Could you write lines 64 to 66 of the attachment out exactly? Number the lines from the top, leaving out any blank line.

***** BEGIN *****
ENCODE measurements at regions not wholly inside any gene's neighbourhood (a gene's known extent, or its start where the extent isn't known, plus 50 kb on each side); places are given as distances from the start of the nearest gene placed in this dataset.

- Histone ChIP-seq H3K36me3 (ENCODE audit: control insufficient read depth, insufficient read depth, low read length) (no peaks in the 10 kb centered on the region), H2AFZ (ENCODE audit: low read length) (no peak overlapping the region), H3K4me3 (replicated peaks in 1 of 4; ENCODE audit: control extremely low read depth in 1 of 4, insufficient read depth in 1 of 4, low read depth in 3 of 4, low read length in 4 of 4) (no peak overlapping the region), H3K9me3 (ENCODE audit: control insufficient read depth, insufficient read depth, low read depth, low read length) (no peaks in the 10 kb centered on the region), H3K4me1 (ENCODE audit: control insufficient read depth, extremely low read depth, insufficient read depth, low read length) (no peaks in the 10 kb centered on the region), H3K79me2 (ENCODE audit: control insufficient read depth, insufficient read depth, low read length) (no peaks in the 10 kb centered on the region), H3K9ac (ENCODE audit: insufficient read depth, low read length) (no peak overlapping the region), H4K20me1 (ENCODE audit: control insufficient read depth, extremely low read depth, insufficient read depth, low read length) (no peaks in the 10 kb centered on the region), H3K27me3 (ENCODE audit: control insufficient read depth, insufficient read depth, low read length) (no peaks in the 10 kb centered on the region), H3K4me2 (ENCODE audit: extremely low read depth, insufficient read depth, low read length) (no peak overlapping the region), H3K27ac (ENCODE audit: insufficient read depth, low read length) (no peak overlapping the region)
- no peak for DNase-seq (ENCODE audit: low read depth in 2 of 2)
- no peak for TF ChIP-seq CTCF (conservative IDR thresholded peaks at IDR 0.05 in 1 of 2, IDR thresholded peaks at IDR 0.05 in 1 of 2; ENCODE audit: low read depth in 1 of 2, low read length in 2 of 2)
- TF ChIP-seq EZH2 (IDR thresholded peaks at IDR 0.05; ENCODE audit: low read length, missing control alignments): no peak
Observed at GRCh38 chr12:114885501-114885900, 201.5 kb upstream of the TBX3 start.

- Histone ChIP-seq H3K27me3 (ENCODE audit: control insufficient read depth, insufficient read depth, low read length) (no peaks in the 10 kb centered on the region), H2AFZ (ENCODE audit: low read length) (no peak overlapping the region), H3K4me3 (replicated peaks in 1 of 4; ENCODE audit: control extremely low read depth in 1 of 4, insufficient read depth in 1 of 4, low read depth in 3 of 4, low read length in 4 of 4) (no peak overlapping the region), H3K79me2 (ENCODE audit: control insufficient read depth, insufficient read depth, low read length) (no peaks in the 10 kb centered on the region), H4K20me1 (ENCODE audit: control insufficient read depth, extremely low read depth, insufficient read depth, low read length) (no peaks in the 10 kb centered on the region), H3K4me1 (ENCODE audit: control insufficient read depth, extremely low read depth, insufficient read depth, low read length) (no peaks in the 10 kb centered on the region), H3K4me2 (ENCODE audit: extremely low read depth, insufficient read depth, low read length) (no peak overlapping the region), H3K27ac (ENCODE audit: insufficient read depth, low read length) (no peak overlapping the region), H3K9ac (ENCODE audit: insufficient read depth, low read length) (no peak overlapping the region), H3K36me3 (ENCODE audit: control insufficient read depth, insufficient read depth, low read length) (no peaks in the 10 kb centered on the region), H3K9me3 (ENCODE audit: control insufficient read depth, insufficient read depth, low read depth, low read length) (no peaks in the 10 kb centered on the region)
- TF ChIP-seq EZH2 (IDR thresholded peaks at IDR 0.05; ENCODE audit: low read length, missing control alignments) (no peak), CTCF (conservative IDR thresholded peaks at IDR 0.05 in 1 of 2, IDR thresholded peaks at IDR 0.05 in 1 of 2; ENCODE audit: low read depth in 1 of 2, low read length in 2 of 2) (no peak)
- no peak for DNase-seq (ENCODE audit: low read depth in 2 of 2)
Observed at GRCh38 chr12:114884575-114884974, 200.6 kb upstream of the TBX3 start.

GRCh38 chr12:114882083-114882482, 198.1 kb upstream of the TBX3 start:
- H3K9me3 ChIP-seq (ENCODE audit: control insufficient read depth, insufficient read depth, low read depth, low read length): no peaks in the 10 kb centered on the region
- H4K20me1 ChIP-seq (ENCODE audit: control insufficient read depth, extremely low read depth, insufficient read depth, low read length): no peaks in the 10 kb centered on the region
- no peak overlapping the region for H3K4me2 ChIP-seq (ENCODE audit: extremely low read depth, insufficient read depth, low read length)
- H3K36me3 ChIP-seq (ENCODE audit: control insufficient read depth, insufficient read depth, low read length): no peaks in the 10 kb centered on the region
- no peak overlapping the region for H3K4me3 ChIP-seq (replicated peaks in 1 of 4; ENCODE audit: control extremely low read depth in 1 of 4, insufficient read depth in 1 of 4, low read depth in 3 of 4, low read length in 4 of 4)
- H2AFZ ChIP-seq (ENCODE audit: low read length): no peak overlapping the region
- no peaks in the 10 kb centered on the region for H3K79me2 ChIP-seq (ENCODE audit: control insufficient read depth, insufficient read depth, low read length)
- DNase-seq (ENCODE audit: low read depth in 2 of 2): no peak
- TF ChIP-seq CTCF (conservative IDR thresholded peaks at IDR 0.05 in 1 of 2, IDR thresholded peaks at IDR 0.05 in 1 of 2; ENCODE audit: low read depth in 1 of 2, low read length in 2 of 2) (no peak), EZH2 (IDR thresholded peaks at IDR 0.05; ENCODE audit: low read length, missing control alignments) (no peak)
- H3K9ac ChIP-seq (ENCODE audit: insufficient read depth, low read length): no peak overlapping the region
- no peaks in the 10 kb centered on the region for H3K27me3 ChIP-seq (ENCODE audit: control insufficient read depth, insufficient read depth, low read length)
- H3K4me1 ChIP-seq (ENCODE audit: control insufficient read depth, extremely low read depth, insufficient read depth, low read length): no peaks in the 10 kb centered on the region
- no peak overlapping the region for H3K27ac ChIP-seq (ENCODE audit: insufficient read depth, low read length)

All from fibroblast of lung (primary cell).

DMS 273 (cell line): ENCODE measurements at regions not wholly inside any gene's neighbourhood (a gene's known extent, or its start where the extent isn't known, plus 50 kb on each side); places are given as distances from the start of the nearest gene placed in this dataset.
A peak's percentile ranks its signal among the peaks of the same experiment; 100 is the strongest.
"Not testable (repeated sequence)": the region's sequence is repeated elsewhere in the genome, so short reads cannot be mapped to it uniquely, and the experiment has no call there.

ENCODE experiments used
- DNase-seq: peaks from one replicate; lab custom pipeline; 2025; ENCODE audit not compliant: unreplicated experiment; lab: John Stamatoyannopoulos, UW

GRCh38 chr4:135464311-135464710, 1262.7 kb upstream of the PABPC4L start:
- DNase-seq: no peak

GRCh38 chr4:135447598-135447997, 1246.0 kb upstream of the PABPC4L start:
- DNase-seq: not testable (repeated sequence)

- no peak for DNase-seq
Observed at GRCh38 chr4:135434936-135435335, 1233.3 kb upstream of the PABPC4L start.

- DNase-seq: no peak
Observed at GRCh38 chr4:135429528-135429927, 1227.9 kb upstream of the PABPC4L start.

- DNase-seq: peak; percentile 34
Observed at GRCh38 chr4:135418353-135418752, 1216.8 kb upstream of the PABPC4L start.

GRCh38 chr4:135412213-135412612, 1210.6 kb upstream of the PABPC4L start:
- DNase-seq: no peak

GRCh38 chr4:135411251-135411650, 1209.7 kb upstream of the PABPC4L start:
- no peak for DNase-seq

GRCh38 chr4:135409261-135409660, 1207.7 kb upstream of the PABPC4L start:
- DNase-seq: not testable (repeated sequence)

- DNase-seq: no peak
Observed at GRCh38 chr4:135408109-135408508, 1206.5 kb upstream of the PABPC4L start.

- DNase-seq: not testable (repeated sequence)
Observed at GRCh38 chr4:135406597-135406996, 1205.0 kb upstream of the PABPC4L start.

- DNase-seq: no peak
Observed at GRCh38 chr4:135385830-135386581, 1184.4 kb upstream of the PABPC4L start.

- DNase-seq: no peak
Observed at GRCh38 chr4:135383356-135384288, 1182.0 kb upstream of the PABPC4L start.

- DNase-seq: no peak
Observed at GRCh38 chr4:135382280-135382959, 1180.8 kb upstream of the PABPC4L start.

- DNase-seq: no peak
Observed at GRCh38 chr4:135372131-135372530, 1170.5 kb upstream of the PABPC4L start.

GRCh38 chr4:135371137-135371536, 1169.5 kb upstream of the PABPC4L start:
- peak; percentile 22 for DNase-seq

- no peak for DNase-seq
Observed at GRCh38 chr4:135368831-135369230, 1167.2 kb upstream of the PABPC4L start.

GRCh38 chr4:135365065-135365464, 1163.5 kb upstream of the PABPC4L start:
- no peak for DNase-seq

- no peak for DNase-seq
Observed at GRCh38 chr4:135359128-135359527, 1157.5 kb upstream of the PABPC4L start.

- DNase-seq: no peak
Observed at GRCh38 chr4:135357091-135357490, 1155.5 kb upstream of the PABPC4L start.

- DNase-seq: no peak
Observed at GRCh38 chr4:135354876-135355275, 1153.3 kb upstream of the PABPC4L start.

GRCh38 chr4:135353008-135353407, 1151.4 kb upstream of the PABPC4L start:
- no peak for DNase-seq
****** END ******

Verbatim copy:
- no peak for DNase-seq

- no peak for DNase-seq
Observed at GRCh38 chr4:135359128-135359527, 1157.5 kb upstream of the PABPC4L start.